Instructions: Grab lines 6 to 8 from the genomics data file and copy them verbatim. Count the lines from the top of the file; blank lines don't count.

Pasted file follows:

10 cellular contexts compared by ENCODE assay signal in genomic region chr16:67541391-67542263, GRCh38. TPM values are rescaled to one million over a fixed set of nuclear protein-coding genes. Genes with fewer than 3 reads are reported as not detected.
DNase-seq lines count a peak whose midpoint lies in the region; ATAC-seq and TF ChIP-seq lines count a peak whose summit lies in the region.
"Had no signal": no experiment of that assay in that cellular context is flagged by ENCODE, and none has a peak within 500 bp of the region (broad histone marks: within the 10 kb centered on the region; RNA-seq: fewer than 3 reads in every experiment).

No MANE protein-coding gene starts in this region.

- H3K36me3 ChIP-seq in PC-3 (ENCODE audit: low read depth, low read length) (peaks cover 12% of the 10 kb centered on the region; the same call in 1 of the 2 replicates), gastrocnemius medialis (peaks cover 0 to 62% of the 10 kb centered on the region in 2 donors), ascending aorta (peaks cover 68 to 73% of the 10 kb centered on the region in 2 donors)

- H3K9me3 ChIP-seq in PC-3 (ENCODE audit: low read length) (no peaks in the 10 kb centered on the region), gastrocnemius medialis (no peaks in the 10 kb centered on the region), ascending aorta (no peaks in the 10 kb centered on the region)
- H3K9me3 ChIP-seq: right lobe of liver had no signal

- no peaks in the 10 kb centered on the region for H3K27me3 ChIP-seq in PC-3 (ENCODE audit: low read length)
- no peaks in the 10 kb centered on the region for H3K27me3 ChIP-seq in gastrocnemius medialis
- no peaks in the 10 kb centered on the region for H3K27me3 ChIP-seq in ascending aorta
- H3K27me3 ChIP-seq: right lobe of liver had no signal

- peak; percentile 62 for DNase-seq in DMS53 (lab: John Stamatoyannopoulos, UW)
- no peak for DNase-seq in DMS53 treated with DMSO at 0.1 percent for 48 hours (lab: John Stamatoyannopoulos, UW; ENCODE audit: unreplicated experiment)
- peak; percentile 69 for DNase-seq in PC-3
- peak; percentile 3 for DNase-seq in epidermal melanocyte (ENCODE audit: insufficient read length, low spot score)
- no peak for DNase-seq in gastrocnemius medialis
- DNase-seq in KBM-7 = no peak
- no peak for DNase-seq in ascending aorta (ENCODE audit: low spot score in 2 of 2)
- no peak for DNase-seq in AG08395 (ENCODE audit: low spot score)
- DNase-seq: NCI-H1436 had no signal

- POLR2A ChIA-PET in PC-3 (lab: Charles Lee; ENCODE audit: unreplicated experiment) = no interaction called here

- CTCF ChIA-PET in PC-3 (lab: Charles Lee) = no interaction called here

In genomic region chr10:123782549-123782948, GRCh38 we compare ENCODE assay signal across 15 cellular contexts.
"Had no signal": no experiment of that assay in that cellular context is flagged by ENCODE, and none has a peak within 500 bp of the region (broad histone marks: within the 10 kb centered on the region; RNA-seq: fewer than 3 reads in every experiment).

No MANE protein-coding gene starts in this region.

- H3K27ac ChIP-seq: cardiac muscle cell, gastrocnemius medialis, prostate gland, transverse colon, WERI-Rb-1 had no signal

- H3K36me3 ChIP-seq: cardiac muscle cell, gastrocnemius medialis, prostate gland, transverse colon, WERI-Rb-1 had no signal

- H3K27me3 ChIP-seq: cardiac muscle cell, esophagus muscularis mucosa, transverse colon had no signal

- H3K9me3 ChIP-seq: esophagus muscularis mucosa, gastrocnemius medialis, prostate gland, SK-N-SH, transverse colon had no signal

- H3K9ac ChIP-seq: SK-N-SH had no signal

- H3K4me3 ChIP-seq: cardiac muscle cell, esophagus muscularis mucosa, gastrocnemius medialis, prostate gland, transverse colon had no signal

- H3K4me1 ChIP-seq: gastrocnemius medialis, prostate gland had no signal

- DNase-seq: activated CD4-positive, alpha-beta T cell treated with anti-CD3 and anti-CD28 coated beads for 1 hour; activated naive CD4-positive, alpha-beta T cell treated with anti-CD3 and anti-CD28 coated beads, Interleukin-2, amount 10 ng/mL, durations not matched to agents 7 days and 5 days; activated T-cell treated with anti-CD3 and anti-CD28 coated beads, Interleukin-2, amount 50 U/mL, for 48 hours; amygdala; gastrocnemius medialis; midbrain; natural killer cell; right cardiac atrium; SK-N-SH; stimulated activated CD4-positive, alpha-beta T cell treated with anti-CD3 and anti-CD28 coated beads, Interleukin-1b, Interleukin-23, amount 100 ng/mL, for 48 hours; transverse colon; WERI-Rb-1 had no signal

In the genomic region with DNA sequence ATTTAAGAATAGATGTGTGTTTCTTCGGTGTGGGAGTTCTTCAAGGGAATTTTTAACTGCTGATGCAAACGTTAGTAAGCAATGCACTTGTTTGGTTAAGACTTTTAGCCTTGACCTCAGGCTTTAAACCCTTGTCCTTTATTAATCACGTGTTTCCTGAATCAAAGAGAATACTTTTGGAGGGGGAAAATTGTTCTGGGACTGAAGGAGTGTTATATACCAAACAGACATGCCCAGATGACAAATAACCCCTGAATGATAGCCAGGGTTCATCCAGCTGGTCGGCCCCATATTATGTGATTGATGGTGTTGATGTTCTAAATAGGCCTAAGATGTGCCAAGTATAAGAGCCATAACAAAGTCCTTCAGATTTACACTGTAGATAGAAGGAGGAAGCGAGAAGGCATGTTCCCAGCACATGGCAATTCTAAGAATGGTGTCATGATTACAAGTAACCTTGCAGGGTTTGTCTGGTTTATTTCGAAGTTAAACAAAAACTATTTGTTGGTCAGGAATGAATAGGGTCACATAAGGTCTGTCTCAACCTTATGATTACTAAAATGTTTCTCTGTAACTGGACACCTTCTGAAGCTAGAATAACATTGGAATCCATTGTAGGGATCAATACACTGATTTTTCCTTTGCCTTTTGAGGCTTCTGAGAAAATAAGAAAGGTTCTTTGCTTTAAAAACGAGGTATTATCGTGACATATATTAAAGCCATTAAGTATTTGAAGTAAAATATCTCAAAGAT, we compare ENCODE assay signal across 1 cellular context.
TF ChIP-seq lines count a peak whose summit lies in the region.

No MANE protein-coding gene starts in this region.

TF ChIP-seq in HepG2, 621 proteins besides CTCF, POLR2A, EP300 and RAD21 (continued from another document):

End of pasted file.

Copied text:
- H3K9me3 ChIP-seq in PC-3 (ENCODE audit: low read length) (no peaks in the 10 kb centered on the region), gastrocnemius medialis (no peaks in the 10 kb centered on the region), ascending aorta (no peaks in the 10 kb centered on the region)
- H3K9me3 ChIP-seq: right lobe of liver had no signal

- no peaks in the 10 kb centered on the region for H3K27me3 ChIP-seq in PC-3 (ENCODE audit: low read length)